The interesting thing about fossil fuels is that if you compare it with the Club of Rome‘s report in 1972, which first talked of the scarcity of resources, 40 years on we have more than doubled world population and still have more proven fossil fuel reserves than in 1972. With the event of shale gas, we see the situation changing again, with more relatively cheap energy. Every expert projects flat energy costs and not increasing costs. So, in the short term, this allows us to liberate more energy for food production.  This does not take away from the fact that we must increase energy efficiency.

I am in favour of looking again at the CO2 issue and emission rights, so that we force companies to use their energy far more sustainably. In a couple of centuries time, we may also have completely different sources of energy.

We are now far better at combining functions, so our greenhouses, for example, use heat that can be used to heat individual homes. In such combinations, our energy efficiency ratios are going up quite radically.

The other issue deals with the food kilometres you mentioned. It is true that in a globalised system we obtain our food from many areas. This is not a new phenomenon in the sense that the Netherlands, for example, has been a food importer for centuries. We cannot ever feed ourselves (and I am not just talking about tropical crops, coffee and chocolate). Our basic needs in terms of bread and meat cannot be produced here sufficiently for the entire population. So, we will always be dependent on transportation and food miles.

We should grow food where it can best be grown in terms of the potential of the land, not only where it is closest. It is really destructive to grow food under conditions that are not optimal. If you grow food where it can best be grown biophysically, that means you will always have to move food around the world.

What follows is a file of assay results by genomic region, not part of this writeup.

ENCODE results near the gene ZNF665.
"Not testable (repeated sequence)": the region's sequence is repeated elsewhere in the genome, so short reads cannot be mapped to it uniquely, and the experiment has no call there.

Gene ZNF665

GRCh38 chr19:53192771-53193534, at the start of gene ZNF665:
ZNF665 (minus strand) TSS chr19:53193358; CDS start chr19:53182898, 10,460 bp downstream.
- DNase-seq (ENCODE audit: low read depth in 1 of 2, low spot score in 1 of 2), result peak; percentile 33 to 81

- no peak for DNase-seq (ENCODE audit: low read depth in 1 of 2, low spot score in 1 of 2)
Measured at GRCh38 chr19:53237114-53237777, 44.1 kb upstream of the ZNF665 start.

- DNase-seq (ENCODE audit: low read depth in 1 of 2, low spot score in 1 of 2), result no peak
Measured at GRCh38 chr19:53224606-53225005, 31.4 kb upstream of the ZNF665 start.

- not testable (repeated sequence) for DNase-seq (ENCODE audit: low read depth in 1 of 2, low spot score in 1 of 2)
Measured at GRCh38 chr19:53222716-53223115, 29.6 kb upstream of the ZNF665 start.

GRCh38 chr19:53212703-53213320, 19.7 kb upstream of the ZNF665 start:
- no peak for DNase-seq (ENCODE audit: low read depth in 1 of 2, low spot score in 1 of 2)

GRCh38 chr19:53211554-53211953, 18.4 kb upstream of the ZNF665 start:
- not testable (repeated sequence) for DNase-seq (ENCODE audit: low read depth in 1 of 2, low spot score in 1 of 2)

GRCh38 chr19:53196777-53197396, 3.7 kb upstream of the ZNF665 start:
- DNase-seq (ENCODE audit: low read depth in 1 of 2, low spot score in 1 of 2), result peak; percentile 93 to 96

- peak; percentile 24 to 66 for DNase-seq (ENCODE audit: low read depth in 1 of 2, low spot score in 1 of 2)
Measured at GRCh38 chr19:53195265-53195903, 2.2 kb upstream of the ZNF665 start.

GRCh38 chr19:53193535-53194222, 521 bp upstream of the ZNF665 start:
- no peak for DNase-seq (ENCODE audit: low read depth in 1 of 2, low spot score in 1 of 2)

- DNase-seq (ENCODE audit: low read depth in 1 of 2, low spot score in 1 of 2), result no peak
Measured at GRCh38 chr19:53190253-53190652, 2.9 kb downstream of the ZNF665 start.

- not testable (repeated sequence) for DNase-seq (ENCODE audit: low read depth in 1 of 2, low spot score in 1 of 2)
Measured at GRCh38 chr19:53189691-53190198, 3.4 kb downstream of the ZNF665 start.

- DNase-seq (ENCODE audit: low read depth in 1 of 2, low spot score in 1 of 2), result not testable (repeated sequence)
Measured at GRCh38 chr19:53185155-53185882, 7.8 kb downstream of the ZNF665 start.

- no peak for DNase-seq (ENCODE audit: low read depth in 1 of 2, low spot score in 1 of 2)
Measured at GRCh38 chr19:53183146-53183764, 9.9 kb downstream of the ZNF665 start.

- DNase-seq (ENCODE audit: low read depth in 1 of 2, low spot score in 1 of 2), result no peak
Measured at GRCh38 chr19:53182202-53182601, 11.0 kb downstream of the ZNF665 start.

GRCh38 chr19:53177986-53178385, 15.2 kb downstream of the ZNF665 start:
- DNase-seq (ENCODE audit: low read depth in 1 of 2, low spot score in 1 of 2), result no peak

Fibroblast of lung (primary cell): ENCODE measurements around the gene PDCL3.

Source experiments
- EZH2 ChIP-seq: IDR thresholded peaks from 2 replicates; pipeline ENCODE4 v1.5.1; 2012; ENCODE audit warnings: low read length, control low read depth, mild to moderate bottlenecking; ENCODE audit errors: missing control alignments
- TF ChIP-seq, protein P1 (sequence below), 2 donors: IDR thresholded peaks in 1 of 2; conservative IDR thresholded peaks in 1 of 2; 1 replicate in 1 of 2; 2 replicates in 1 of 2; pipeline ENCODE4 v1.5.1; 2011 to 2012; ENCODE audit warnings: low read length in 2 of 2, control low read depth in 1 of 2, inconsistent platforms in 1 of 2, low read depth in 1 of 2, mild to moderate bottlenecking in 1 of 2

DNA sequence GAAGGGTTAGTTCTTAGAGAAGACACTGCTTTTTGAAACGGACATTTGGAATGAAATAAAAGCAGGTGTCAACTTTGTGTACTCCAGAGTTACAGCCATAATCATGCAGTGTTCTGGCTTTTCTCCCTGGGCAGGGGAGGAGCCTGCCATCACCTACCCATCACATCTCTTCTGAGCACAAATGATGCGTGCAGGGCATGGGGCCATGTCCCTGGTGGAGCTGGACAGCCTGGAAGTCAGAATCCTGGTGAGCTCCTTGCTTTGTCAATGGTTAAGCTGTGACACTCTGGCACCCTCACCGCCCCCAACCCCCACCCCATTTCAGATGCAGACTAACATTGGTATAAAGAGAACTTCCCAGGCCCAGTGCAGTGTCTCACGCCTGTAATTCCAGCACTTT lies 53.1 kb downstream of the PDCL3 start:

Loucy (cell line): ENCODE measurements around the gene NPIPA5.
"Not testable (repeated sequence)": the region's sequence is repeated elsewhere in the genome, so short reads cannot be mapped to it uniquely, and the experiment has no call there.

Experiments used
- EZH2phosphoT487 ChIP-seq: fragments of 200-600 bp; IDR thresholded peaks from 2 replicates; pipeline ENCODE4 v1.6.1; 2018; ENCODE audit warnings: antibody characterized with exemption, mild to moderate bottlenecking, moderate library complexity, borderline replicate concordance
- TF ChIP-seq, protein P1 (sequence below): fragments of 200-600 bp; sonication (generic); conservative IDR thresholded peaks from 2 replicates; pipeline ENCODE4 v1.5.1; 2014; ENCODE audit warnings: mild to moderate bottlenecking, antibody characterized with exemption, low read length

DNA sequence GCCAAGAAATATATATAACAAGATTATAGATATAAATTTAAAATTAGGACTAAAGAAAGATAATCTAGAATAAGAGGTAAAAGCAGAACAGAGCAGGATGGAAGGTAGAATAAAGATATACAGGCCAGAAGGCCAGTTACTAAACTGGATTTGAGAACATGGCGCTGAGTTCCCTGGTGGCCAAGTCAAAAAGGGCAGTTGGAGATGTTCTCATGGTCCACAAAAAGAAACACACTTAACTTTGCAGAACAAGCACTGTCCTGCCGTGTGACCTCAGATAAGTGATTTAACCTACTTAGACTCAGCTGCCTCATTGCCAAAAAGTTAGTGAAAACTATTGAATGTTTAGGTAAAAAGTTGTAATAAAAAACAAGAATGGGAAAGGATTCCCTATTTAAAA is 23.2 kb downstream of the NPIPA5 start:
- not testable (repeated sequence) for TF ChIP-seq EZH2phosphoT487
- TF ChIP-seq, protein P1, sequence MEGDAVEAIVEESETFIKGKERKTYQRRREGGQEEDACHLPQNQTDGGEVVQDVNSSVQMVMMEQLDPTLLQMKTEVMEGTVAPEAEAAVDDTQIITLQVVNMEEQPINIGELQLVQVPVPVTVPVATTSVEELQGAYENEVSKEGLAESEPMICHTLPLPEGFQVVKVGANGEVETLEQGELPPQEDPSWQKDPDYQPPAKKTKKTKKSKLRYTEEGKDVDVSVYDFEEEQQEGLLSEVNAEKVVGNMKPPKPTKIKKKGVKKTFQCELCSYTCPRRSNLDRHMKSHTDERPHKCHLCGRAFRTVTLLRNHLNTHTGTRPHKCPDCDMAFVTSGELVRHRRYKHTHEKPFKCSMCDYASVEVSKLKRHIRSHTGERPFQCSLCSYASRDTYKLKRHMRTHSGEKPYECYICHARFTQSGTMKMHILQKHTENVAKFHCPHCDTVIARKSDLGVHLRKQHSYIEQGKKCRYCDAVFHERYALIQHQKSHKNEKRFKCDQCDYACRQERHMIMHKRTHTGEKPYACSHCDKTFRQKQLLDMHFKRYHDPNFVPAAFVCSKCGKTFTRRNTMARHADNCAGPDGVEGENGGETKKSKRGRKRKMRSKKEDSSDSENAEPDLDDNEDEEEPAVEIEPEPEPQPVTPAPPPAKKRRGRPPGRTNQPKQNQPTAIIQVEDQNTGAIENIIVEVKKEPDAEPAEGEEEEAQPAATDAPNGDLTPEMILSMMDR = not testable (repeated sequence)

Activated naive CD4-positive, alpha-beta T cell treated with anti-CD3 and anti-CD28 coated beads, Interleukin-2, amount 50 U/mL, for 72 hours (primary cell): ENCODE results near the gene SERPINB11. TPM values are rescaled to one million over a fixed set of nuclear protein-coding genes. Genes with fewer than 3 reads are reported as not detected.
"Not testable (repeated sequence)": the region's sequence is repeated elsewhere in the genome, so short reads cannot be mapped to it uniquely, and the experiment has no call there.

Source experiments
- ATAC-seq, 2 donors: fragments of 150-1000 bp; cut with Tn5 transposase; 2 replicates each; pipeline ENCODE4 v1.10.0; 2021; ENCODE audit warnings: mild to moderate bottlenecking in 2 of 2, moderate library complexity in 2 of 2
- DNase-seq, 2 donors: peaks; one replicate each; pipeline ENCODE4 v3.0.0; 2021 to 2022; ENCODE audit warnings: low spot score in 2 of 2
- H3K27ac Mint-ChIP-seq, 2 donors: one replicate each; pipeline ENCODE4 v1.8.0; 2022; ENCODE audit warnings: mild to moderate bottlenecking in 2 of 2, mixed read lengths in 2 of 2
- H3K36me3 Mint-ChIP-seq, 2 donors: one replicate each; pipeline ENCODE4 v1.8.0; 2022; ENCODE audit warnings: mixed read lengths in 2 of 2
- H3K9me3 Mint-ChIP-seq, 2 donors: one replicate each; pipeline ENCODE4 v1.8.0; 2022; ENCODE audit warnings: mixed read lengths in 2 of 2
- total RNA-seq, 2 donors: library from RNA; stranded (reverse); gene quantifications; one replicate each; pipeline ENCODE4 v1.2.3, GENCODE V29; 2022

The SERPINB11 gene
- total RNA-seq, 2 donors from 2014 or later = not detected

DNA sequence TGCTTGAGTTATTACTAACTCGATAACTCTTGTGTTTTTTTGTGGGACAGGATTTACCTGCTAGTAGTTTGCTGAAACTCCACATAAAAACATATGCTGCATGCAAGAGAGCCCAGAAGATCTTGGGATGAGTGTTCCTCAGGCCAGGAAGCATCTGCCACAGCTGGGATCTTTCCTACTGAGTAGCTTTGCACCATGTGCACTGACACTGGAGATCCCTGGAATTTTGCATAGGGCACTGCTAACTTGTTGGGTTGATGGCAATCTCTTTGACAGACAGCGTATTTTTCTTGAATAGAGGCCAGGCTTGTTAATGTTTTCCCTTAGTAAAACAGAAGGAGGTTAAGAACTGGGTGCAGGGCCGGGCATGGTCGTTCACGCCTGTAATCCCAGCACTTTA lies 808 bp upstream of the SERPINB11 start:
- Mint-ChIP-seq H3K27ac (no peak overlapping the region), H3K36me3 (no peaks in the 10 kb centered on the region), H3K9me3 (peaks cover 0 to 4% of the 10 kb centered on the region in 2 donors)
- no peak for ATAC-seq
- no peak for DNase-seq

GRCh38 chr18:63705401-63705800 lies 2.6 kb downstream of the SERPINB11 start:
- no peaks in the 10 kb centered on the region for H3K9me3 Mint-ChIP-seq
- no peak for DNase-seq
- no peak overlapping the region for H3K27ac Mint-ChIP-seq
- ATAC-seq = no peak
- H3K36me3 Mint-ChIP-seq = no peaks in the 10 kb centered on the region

There is no way most countries can be self-sufficient and the big urban centres can never be self-sufficient. Amsterdam could never feed itself, but neither could Shanghai with 22 million inhabitants. It will always need trade. The question is not if we should do away with trade, but how can we best optimise trade and make it as energy and resource efficient as possible.

So, you do not share worries about the dominance of oil and how destructive that can be?

This is already the time of the decline of oil, because gas is becoming far more important.  But, there are so many new reserves being discovered. That is going to last a very long time, far longer than anybody thought 10 years ago. In a way I do not care about scarcity in the longer run or reserves. What I care about is efficiency of resources. At the same time it is clear that ‘fracking’ of shale gas and other fossil fuel extraction can be very destructive and needs to be improved.

The world population is increasing, with an estimated 9 billion people by 2050. You have stated we need modern production techniques to meet demand. Why is a quarter of our food still thrown away and what can be done about it?

Waste definitely needs to be tackled, but there are various reasons why that happens. In poor countries this happens because of poor storage, transportation, rats, insects and poor slaughterhouses. That is a matter of having cold chains, better transportation et cetera.  That is a matter of modern technology, which already exits, but it has to be economical.

In rich countries, most food goes to waste because consumers buy too much. Food is cheap, and people do not manage the temperature in their fridges. Waste in the food processing industry has been greatly reduced. Leading supermarkets do not waste more than a few percent nowadays. It is the responsibility of the industry to help educate the consumer. The date labels (‘best consumed before') on products are very confusing, because certain products can still be used. If you have a packet of rice, for example, you can still eat it after the sell-by-date. However, from a food safety point of view there are other products (e.g. milk) that must not be kept beyond the date.